The avalanche danger in the Whitefish Range was considerable over 5,000 feet. A wet storm system had rolled through three days before, on Wednesday, Jan. 13, and there had since been reports of both natural and skier-triggered avalanches across the valley. Flathead Avalanche Center forecaster Todd Hannan issued an advisory at 7 a.m. that morning, which warned of dangerous wind slabs and persistent weak layers in the snowpack. After reviewing the conditions, 22 women marched outside onto the snow with their avalanche beacons, probes, and shovels.
But they weren’t heading into the backcountry for a ski tour. Enrolled in the second-annual Ladies Introduction to Avalanches course hosted by the Friends of the Flathead Avalanche Center and Flathead Valley Community College, they would learn to read the snowpack and determine where – or if –it might be safe to travel. Course lead Sue Purvis and instructor Jenny Cloutier dug snowpits on south- and north-facing aspects near the summit of Big Mountain and the students, who were skiers, snowshoers, and snowmobilers, gathered around.
Purvis, a certified American Institute for Avalanche Research and Education instructor, has a long career in wilderness education, guiding, and search and rescue. Cloutier, an ecology and outdoor medicine educator who has worked with the Forest Service and the Bob Marshall Wilderness Foundation, is a board member of the Friends of the Flathead Avalanche Center, the 501(c)(3) nonprofit that supports the center’s operations and coordinates snow safety education in the valley for people of all ages and experience levels.
Like geologists reading fossil records and stacks of sediment to learn the Earth’s history, Purvis and Cloutier pointed out evidence of this winter’s weather patterns in the layers of snow. A thin, hard band cut across the wall of the snowpit about a foot down – the slab of fresh powder sat atop a slick ice rime that had recently formed thanks to warm, stormy weather events.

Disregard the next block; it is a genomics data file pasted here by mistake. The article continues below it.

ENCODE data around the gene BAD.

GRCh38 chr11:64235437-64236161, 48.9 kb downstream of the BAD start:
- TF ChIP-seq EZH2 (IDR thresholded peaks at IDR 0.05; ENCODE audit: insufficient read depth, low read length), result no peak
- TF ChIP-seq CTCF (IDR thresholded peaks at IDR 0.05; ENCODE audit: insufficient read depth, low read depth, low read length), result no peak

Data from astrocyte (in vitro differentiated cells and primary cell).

The group whittled out individual columns of snow and tapped them from above to see how much stress would make the top layer slide off the rime. Due to general spatial variability, the columns performed slightly differently, but the top layer slipped off some like a cash register drawer, a worrisome sign that even small disturbances could cause an avalanche. As the group discussed their varying results, they concluded that the range’s storm layer was likely far from settled.
Over time, the snowpack will homogenize as the newest layer of snow compresses and bonds with the layers below it. Storm slabs usually settle quickly, but when they rest on unstable layers like a rime, instability can linger for months. A skier had set off a slide the day before, and in the next morning’s avalanche report, Hannan guessed that the failure had happened at the level of the slippery buried crust.
Tempted by unspoiled powder or emboldened by more educated friends, people often venture into the backcountry without the tools or knowledge to evaluate the dangers, and this course sought to provide its students with critical-thinking assessment skills to make informed decisions.
“I learned a ton,” said Leslie Riser, of Columbia Falls. “I have a good base knowledge. There’s going to be a thought process now.”
The course served as a jumping-off point and many women, like Jess Bruinsma, expressed a desire to seek out more education.
“It was the perfect amount of knowledge to make me want to dig deeper,” she said.
“I definitely want to take an avy 1,” agreed Sarah Staschavage, referring to the traditional in-depth beginner’s avalanche education course.
There are many opportunities to take that class in the valley, but Flathead women may have the chance to do so next year in a ladies course, a project Purvis says she’s working on organizing. And though women can excel in any avalanche education environment, the students remarked throughout the day that there’s a special dynamic when a group of women gather to learn.
“For a lot of women, it can be intimidating in a mixed group, especially in this sport and this city, where everyone knows what they’re doing and loves to ski,” said Jess Curry, who travels through the backcountry on a snowmobile for her work with the Forest Service. “Being in a female setting makes it easier to ask questions. There’s less pressure.”
The setting also provided the opportunity for outdoorswomen to build relationships. Many of the course’s attendees said that they usually ski with men, and before the class was even over, some had already begun excitedly planning backcountry trips for the future with new friends.
“I’ll challenge anybody to make a community of like-minded women,” Purvis said. “There a lot of awesome, hardcore backcountry [women] skiers here, and we need to pull them in …This [course] is another venue to empower women.”
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